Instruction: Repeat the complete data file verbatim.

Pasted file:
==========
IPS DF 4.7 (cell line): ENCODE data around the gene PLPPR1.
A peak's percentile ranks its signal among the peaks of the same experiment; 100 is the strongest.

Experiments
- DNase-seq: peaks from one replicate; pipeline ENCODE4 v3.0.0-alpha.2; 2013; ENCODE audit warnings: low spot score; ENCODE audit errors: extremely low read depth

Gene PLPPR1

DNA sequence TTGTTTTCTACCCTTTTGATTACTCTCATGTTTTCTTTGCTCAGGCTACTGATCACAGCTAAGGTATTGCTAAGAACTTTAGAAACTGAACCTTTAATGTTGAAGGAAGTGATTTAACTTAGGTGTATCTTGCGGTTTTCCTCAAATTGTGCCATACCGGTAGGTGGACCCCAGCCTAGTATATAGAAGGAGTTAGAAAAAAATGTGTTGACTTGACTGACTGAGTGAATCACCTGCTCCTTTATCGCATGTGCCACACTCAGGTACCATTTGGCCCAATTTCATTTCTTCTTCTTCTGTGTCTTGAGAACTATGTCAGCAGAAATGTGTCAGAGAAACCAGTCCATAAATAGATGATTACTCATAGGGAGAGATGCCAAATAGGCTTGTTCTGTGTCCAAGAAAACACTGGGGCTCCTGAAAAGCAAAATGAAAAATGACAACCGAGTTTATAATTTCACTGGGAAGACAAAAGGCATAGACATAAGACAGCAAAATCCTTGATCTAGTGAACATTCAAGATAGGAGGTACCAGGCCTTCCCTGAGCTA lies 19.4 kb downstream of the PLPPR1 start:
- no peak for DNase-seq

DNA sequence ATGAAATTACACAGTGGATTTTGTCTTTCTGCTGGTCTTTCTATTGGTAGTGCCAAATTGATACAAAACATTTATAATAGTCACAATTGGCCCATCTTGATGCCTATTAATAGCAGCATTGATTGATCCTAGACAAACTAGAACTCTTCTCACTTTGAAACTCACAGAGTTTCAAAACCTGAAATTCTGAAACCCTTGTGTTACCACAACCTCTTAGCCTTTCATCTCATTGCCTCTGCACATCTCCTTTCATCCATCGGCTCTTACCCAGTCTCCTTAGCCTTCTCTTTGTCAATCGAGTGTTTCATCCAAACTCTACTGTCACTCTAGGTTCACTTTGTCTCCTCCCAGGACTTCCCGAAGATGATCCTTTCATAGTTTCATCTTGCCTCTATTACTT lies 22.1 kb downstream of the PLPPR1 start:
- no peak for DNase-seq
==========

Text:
IPS DF 4.7 (cell line): ENCODE data around the gene PLPPR1.
A peak's percentile ranks its signal among the peaks of the same experiment; 100 is the strongest.

Experiments
- DNase-seq: peaks from one replicate; pipeline ENCODE4 v3.0.0-alpha.2; 2013; ENCODE audit warnings: low spot score; ENCODE audit errors: extremely low read depth

Gene PLPPR1

DNA sequence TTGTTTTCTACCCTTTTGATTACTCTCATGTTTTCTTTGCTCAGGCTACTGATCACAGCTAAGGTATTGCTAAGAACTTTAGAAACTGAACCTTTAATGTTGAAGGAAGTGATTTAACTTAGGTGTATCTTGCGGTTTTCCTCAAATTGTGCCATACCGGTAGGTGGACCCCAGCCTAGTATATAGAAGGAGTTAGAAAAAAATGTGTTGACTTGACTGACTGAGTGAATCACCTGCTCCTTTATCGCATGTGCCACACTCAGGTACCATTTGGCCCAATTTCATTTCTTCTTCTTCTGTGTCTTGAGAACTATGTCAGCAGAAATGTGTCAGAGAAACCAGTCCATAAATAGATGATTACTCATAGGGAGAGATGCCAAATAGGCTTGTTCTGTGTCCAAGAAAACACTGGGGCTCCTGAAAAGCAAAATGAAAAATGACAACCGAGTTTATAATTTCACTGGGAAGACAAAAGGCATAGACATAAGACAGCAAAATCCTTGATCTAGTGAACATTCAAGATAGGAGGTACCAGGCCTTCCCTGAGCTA lies 19.4 kb downstream of the PLPPR1 start:
- no peak for DNase-seq

DNA sequence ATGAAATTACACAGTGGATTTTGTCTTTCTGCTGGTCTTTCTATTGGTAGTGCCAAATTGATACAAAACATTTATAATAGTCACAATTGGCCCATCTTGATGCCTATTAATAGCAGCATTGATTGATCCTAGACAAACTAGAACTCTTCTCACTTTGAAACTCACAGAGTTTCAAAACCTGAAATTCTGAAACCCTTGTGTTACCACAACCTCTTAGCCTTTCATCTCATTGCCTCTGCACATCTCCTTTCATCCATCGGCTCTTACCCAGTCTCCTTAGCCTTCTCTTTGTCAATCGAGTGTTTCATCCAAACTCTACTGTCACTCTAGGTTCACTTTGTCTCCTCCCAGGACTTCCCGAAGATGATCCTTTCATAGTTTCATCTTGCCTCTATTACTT lies 22.1 kb downstream of the PLPPR1 start:
- no peak for DNase-seq